Knowledge map for digital education. Click on the map to get to the interactive version on Open Knowledge Maps.

I am very happy that our efforts resonated with the community. Open Knowledge Maps was featured on the frontpages of reddit and HackerNews. Our user base has quickly grown: in less than a year, we saw over 100,000 vists and more than 30,000 maps have been created to date. We’ve received hundreds of enthusiastic tweets, e-mails and blog posts, motivating us to proceed with our vision.

We’ve now reached the limits of what we can do as a pure volunteer project. In order to realize the full potential of the idea, we need support. This is why I decided it’s time to give it another go. I also believe that it is a critical time that we are creating this platform in. There are several closed solutions for providing visual overviews that are being developed right now. If we do not provide an open alternative in time, we risk being stuck with proprietary solutions and wasted public money for decades.

As usual, the proposal was developed in the open. Special thanks go to Maxi Schramm, Christopher Kittel, Florian Heigl, Rufus Pollock, Antica Culina and Daniel Mietchen for comments on the draft. But I’d like to thank the Open Knowledge Maps family – team, advisors, partners and users. I am very lucky to shape this vision together with you.

You can find the full proposal on Github.


We have now connected Open Knowledge Maps to one of the largest academic search engines in the world: BASE. This means, you are able to visualize a research topic from 100+ million documents. And for the first time, you can search within different types of resources, including datasets and software. I would like to thank our collaborators BASE and rOpenSci for their outstanding support in making this happen!

We have also spent a lot of time improving the naming of the sub-areas to make the concepts in a field more visible – which means that this update improves our existing PubMed integration too.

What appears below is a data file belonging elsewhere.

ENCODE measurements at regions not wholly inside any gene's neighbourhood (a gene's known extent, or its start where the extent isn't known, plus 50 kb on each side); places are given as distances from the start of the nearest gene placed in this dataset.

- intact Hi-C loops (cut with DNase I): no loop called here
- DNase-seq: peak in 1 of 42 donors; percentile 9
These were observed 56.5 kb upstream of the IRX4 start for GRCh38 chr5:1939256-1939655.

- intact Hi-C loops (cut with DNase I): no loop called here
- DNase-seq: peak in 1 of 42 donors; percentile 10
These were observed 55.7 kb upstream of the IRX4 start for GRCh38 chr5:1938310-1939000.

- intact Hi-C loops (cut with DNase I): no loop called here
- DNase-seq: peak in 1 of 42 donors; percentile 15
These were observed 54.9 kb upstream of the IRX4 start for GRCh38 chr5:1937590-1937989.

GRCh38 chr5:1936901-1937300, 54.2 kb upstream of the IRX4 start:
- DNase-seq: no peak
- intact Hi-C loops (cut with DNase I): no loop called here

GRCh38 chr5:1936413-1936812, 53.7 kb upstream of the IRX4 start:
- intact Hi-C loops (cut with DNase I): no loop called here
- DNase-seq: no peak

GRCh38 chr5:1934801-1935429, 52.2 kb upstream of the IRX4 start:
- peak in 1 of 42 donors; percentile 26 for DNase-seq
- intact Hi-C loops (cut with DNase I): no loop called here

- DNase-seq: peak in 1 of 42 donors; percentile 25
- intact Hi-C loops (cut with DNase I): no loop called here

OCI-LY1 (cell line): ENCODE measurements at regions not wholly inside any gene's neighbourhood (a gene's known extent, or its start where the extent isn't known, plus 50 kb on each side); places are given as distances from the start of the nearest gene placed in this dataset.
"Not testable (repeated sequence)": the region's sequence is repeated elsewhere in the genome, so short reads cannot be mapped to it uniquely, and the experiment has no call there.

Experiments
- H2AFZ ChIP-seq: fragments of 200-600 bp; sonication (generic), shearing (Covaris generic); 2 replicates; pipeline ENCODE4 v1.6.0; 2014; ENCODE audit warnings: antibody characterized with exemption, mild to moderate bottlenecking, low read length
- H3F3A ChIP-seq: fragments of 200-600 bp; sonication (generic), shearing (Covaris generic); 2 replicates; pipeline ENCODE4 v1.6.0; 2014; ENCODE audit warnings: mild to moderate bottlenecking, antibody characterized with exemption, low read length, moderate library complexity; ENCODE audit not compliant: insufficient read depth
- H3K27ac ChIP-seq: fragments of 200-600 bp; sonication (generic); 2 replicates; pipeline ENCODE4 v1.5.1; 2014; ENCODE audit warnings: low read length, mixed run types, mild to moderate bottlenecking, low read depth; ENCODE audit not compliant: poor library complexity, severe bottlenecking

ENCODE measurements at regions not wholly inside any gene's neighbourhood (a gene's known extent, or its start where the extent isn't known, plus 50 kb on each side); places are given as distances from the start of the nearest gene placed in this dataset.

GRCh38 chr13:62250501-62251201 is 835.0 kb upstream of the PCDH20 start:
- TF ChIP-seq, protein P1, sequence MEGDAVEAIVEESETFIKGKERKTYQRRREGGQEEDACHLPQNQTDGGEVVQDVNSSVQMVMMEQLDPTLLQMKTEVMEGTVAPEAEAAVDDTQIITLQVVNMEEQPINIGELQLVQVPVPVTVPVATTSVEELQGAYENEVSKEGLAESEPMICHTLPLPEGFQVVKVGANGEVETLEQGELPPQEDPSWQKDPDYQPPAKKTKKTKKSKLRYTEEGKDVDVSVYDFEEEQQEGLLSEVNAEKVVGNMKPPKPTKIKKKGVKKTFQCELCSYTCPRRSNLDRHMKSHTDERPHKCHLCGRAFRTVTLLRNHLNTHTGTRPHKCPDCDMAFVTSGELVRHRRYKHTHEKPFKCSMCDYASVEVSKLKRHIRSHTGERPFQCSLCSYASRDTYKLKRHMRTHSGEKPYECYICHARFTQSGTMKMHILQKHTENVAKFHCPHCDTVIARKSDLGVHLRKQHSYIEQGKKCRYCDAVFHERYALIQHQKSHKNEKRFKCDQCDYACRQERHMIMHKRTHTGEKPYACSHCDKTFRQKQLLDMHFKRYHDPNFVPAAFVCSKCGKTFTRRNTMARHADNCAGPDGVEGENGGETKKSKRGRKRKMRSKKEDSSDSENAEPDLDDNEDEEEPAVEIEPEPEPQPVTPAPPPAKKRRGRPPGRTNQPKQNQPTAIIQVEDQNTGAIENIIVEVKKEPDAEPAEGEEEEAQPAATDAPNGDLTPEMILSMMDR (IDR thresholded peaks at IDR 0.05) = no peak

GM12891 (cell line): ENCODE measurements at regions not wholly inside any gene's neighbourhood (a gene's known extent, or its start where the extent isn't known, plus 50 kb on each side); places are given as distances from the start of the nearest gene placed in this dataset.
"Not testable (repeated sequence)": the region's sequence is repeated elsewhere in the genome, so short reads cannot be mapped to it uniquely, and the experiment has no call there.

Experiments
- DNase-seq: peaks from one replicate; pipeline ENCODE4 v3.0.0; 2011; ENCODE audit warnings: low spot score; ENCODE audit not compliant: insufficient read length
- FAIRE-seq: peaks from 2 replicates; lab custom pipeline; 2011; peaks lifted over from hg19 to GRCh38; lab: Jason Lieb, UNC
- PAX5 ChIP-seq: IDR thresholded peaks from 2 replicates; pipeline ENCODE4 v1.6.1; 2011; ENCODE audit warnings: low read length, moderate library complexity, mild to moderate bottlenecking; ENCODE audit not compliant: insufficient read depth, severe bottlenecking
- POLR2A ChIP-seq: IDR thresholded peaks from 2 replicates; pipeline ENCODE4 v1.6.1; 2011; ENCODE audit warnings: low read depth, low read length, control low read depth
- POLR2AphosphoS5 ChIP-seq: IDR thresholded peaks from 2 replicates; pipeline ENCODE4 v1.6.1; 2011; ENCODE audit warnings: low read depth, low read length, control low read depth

In addition, we have added much more information to the site about the project and our approach. Open Knowledge Maps follows the motto “open science, all the way”. From our roadmap to our source code and our data, we publish everything under an open license that is compatible to the Open Definition.

Try it out now and let me know of any feedback you may have!

Create a visualization based on 28 million articles

Today, I am very proud to announce a milestone for Open Knowledge Maps. Thanks to an outstanding team and continued support by our partners and advisors, we have added two major content sources: the Directory of Open Access Journals (DOAJ) with more than 2.3 million articles and PubMed with more than 26.5 million articles. Taking into account a certain overlap between the two sources, we can now credibly state that one can create maps based on 28 million papers. That’s a content pool that is 175 times larger than in the previous iteration using PLOS (about 160,000 articles).

We have also completely overhauled our design & overall presentation and improved the user experience considerably. In addition, we have included the open annotation software in our PDF preview.

We believe that this is a major step towards revolutionizing the way we discover research. There are many new things to try out and explore – we are looking forward to your feedback and suggestions!

Try it out now!